The next Presidential election will be here before you know it. The candidates have been preparing for years in some cases, perfecting their speaking skills and narrowing their focus on the key issues. Behind the candidates, are mountains of research that their campaign teams have prepared to understand what attributes and positions voters want a candidate to possess – a candidate for whom they would vote, more precisely. Research for a presidential candidate is the biggest stage for political research. But this type of research can be used, and used effectively, at any political level and in a variety of ways.
The seat of mayor, one of the classic American political offices, is a hotly contested election in most cities. And, while the scale is much smaller when compared to the Presidential Election, research still plays a big role in the campaign process. Positions are more highly concentrated in these smaller races because they’re literally closer to the voters’ lives. And the prevailing sentiments on issues must be uncovered to create an effective campaign platform.
In the case of missing political research, The Susan G. Komen Foundation was a hot topic a short time ago. The Komen Foundation was facing intense internal pressure from anti-abortion groups to pull its funding for Planned Parenthood. Though Komen’s funding was designated for breast examinations, and not abortions, it bowed to the pressure and withdrew its funding. A huge public and social media outcry from Komen supporters – and others – who also support Planned Parenthood, resulted in a massive PR debacle and a reversal of the decision.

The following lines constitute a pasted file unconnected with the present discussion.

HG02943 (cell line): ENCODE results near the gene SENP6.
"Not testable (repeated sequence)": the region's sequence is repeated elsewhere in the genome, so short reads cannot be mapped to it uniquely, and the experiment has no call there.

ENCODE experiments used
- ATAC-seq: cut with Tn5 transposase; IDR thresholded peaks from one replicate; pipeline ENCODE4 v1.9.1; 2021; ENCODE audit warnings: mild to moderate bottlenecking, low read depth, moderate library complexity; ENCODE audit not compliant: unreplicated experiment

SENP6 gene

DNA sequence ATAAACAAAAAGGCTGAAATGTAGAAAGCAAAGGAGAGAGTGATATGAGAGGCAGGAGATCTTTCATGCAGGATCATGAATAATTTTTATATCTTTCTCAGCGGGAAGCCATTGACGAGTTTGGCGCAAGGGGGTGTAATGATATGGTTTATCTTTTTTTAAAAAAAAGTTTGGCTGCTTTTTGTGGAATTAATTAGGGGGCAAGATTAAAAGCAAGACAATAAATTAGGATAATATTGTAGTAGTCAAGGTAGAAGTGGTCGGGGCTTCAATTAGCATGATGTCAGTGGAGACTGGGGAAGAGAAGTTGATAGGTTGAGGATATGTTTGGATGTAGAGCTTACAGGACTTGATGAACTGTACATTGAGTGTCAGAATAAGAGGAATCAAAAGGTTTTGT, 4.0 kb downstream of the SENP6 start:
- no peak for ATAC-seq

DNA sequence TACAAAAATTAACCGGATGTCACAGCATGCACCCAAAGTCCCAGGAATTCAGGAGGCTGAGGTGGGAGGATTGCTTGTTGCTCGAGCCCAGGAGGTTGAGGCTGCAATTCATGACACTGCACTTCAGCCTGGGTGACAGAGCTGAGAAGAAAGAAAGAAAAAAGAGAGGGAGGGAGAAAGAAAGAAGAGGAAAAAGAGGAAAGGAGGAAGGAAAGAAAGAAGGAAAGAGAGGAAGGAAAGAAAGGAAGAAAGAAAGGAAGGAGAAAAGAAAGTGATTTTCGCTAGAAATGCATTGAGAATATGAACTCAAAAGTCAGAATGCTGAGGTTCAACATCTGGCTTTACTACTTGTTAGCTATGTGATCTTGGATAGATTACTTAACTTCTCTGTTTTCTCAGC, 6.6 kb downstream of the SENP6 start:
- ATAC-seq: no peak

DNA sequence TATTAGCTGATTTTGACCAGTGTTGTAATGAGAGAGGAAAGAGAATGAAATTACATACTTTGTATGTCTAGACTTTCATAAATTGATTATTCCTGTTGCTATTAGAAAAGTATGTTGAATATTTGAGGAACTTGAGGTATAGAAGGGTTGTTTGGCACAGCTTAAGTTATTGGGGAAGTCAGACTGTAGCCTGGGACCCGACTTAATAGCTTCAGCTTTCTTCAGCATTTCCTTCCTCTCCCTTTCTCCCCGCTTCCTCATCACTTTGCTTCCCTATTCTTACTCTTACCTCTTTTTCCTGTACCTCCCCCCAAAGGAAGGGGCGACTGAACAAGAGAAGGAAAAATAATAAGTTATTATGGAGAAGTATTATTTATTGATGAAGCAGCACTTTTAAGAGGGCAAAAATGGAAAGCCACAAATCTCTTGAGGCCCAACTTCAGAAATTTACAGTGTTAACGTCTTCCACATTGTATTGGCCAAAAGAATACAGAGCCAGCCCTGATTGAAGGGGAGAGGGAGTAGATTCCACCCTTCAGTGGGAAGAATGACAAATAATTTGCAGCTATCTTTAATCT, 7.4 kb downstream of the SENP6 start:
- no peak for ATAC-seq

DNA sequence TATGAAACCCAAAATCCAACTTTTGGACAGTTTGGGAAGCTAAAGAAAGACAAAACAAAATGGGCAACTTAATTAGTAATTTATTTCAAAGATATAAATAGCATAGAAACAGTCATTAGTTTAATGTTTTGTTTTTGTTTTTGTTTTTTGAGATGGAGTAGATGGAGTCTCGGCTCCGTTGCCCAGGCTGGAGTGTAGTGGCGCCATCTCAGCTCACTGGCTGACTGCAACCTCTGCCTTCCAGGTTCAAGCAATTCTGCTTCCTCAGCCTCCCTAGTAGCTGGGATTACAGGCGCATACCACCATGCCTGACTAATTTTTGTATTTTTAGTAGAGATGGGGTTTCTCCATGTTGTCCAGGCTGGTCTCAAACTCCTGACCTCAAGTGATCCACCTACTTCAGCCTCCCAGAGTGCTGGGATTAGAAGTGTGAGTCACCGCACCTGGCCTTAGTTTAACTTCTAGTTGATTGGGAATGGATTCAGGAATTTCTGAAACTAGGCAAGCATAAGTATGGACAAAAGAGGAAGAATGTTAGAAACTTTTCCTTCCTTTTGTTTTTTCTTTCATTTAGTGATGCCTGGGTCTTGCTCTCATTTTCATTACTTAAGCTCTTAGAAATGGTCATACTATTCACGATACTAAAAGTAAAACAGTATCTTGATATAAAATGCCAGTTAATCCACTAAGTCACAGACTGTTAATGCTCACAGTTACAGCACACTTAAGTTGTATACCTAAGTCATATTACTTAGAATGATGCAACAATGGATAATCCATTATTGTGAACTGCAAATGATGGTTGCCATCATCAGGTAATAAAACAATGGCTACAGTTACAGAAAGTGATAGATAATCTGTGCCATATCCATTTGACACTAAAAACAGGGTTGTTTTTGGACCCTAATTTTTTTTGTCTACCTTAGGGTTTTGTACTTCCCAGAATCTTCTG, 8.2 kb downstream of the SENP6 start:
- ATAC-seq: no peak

Political research might have shown that defunding Planned Parenthood was against the political beliefs of the majority of Komen’s supporters. Or, it might have shown that the majority supported the defunding, and Komen might have had reason to stand by its decision. Without research, despite reinstating the funds and several resignations from the organization, the damage to the Komen Foundation’s reputation was done.
Many companies have discovered that useful information can be gleaned from effective political research surveys. Corporations face governmental regulation at all levels and often must make the difficult choice to get involved in politics. Many corporations donate money to certain political parties or candidates, and some undertake public perception campaigns to win the public to their side of an issue. As a rule, political donations don’t cause many waves, but if a company makes a large donation to a party or candidate that the surrounding community doesn’t support, there could be backlash. And, advocating a position that your customers universally dislike, can negatively affect the bottom line in a hurry. This is especially true if the company is receiving tax breaks from that community.
Candidates and companies, both big and small, benefit from the information that political research surveys uncover. If you doubt you need political research, look no further than the Susan G. Komen Foundation’s fall from grace. Don’t lose your great reputation with one uninformed decision.